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Behind the Headlines: ‘jericho First’ Idea is Popular but Not in West Bank Town Itself

In the heat of the day, when temperatures can climb to over 100 degrees Fahrenheit, the residents of Jericho prefer talking politics to doing work. It is simply too hot to move a finger.

This small town of 15,000 Palestinian residents has suddenly found itself near the top of the region’s political agenda. Speculation is running freely about a possible Israeli withdrawal from Jericho that is take to take place at the same time as a similar early withdrawal from the Gaza Strip.

One no longer talks of “Gaza First,” the proposal that Israel unilaterally withdraw from the area before implementing other elements of an eventual peace settlement.

The new political game in town is “Gaza and Jericho First.”

But, surprisingly, as soon as the new idea came into being, the residents of Jericho seemed more determined than anyone else to reject the idea.

Why would Palestinians determined to establish an independent state reject such an idea? Because they distrust the Israelis. They want the entire West Bank, and they fear that “Jericho First” will become “Jericho Last,” as well.

The “Jericho First” idea was first raised several weeks ago by Palestine Liberation Organization leader Yasir Arafat.

Asked in a newspaper interview whether the Palestinians were ready to take over Gaza first, Arafat said yes, but added that he wanted “something else” in the West Bank — like “Jericho, for example.”

Then last week, in a surprise statement, Foreign Minister Shimon Peres accepted the challenge. He said he believed the idea should be discussed.

Now that Israel’s second-in-command has embraced the idea, it has emerged as a political given in the complex Israeli-Palestinian puzzle.

The “Gaza and Jericho First” idea has several apparent advantages: It could break the present deadlock in the peace talks; it puts the PLO on record for supporting an interim solution to the territorial compromise question; and it calms fears that Israel will not give the Palestinians anything beyond limited autonomy in the territories.

ARAFAT NO LONGER POPULAR

But quite surprisingly, all — absolutely all — residents of Jericho asked about the idea have rejected it.

“We oppose a partial settlement,” said Sadek a-Salaime, a retired teacher. “We need an overall settlement for the entire region.”

“If we receive Jericho,” added Nasser Khalil, a money-changer, “what about Nablus and Hebron? And most important, what about Jerusalem?”

It did not seem to matter to Khalil that negotiating over the status of Jerusalem at this time would virtually guarantee a stalemate in the peace talks.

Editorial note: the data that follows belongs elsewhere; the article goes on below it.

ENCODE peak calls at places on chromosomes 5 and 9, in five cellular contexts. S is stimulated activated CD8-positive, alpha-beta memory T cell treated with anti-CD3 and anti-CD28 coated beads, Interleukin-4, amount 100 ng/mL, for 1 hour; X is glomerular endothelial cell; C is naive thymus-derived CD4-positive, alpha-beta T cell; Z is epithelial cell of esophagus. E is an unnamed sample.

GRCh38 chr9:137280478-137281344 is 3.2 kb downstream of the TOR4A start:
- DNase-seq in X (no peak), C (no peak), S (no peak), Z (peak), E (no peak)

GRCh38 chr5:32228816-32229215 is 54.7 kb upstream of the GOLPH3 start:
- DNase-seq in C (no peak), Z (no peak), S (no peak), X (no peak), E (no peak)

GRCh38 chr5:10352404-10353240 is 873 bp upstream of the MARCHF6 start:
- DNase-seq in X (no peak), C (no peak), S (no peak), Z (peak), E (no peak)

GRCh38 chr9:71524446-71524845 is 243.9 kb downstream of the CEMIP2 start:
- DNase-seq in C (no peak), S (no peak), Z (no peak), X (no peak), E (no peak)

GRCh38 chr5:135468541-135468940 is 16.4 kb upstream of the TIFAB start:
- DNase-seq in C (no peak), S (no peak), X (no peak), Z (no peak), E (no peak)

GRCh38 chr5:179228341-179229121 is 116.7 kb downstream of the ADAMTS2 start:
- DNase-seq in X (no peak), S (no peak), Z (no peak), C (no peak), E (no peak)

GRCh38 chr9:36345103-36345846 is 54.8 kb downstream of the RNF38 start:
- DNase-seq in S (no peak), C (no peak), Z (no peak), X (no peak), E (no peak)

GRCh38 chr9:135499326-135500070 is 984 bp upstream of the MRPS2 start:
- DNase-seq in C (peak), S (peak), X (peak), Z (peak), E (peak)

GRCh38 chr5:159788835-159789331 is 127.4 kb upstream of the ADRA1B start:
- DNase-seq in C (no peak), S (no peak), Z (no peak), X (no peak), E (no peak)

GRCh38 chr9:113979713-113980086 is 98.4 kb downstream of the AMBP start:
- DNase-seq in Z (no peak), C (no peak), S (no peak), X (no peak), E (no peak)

The young man nodded smilingly and said without any hesitation: “Without Jerusalem, there is nothing to discuss.”

Even the fact that it was Arafat himself — the so-called president of the Palestinian people — who raised the idea first does not impress anyone here.

“We are a democratic society,” one Jericho resident said in complete seriousness. “Arafat is entitled to hold his views.”

A statement like this would never have been made until several months ago. But Arafat is no longer accepted as the final decision-maker. His authority is weakening, along with the financial status of the PLO, which means the flow of money into the territories has all but dried up.

The vacuum created by Arafat’s diminished standing has been filled by the Islamic fundamentalist Hamas movement and, at the other end of the spectrum, by Palestinian leftist radicals.

The rising star for the people here is none other than Dr. Haidar Abdel-Shafi, head of the Palestinian delegation to the peace talks, who boycotted this week’s talks with U.S. Secretary of State Warren Christopher.

Abdel-Shafi said he was against discussing the Gaza-Jericho option without an overall agreement on the future of the territories.

With these views, Abdel-Shafi puts himself in opposition to other members of the Palestinian delegation, including chief negotiator Faisal Husseini.

But judging from reactions in Jericho this week, Husseini and Arafat are out. They are considered too moderate in local terms.

Abdel-Shafi, a retired politician of 75, is in.

To a large extent, this explains the difficulties in the negotiations with the Palestinians, and the reason why Christopher has focused his efforts on Syria. There, at least, no one says no to a “Golan First” idea.

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